Kiarostami also departs from conventional notions of scriptwriting, in his experimentation with the documentary/fiction ‘hybrid’. Here, non-professional actors essentially play themselves within an imposed fictional framework. For example, in Ten, the principle actor Mania Akbari (Mania) is a painter with no prior acting experience, yet is also “the divorced mother of one son whom we see on the screen” (Elena 2005: 176). A similar hybrid mode of scriptwriting was adopted by Michael Winterbottom and screenwriter Tony Grisoni, for In This World (2002). Also a digital feature, the story centres on the plight of two Afghan refugees in their harrowing journey to across Europe to London. The two ‘characters’ of In This World (who also go by their own names in the film) were previously living as refugees in Pakistan. The hybrid status of the film is heightened by the fact that (post filming) one of the young men, Jamal Udin Torabi (Jamal) managed to cross the border into the United Kingdom (Feinstein).
If the simplicity of Kiarostami’s Open Screenplay evokes an idea of minimal preparation, then this is deceptive. The dynamic opening sequence of Ten, which establishes the fractious relationship between mother and son, was painstakingly rehearsed for four months (Elena 2005). Indeed, Kiarostami’s claim that “the screenplay finds its final form as the film is being made” suggests an intensive production phase (Kiarostami 2004). In this instance the Open Screenplay exists in a somewhat precarious state, between order and spontaneity, an idea reinforced by Kiarostami’s remark that “[a film like Ten] must occur of its own accord, like an incident or happening….At the same time, it requires a great deal of preparation” (Kiarostami 2002).
Kiarostami has indicated a preference for the term ‘guidance’ (‘hedayat’) over ‘control’ in relation to his filmmaking practice (Hayes 2002: 4). The fact that the Open Screenplay is not handed over to either crew or actors suggests that (for Kiarostami) distribution of the script represents the threat of closure and a waning of creative engagement with the filmmaking process. Moreover, the hidden nature of Kiarostami’s Open Screenplay is perhaps crucial for the extraction of cinematic performances. The cinematic, here, exists on a micro scale, in the capture of “the momentary gesture, frown or falsehood – gestures that express the difficulty of living amongst humanity, gestures that perpetuate this difficulty” (2002: 2). So, for Kiarostami, the cinematic is wrought from a synchronicity between an actor’s own dialogue (their ‘language’ and ‘culture’) and his ability to capture their intrinsic gestures. In the following clip from Ten, Amin’s defiant “hand gestures of argumentation” comprise a significant part of his performance, working in conjunction with his dialogue (2002: 6).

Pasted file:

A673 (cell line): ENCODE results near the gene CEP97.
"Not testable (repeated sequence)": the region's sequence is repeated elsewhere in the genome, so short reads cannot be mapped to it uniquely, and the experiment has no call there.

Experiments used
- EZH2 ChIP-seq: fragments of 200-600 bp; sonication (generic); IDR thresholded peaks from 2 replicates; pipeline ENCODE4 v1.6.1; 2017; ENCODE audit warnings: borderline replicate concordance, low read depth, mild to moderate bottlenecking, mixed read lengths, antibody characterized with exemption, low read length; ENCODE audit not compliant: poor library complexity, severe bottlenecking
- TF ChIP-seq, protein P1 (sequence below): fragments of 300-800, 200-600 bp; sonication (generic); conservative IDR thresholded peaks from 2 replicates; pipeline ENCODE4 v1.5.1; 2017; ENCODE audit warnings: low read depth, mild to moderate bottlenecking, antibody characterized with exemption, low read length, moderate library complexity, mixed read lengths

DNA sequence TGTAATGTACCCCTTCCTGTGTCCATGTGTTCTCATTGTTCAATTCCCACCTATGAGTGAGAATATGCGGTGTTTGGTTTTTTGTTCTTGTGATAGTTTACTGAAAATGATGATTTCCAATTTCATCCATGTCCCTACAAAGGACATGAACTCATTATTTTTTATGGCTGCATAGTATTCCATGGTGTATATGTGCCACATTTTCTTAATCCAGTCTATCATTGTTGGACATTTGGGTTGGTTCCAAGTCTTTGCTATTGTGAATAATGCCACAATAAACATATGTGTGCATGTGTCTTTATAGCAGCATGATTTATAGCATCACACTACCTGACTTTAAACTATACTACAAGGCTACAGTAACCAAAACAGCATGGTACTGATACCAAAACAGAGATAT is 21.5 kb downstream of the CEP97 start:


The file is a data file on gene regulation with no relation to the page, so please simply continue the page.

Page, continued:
Ten (2002) Abbas Kiarostami, France/Iran/USA
Clip 3: Mania & Amin: Module 1
The New Wave Open Screenplay
Although Kiarostami claims minimal awareness of the cinema of la Nouvelle Vague, his articulation of the Open Screenplay, nevertheless, represents a legacy of overlapping concerns (Douchet 1999: 315). New Wave scriptwriting, via the Italian Neo-Realists, refocused cinema towards an engagement with the present. In particular, the screenplays of Jean-Luc Godard are inhabited by characters without pasts, or futures, as characters who possess “nothing but the uncertainty, intoxication, and tragedy of the moment” (1999: 187). Godard, like Kiarostami, also conducted an ‘on-the-spot’ mode of scriptwriting. At times Godard delivered dialogue to his actors (whilst camera rolling) via a microphone to earpiece arrangement. This enabled an extraction of (surprise) gestures to be rendered as cinematic moments. Chantal Goya, who played Madeline in Godard’s Masculin Féminin (1966), reflects on her experience with this ‘scriptwriting’ method, in a recent interview included as an extra to the DVD release (Criterion):
At the end I didn’t realise how strong my performance was. At the police station when they asked me – after I find out Paul has committed suicide, and I’m pregnant by him, when the policeman asked “What will you do now?” I didn’t answer. After a pause, Jean-Luc whispered through the earphone. I heard him say “I’ll use a curtain rod.” I said “I’ll use a curtain rod” but in such a way that the audience was staggered. It came as a real blow. But that’s what he wanted. (Goya 2005)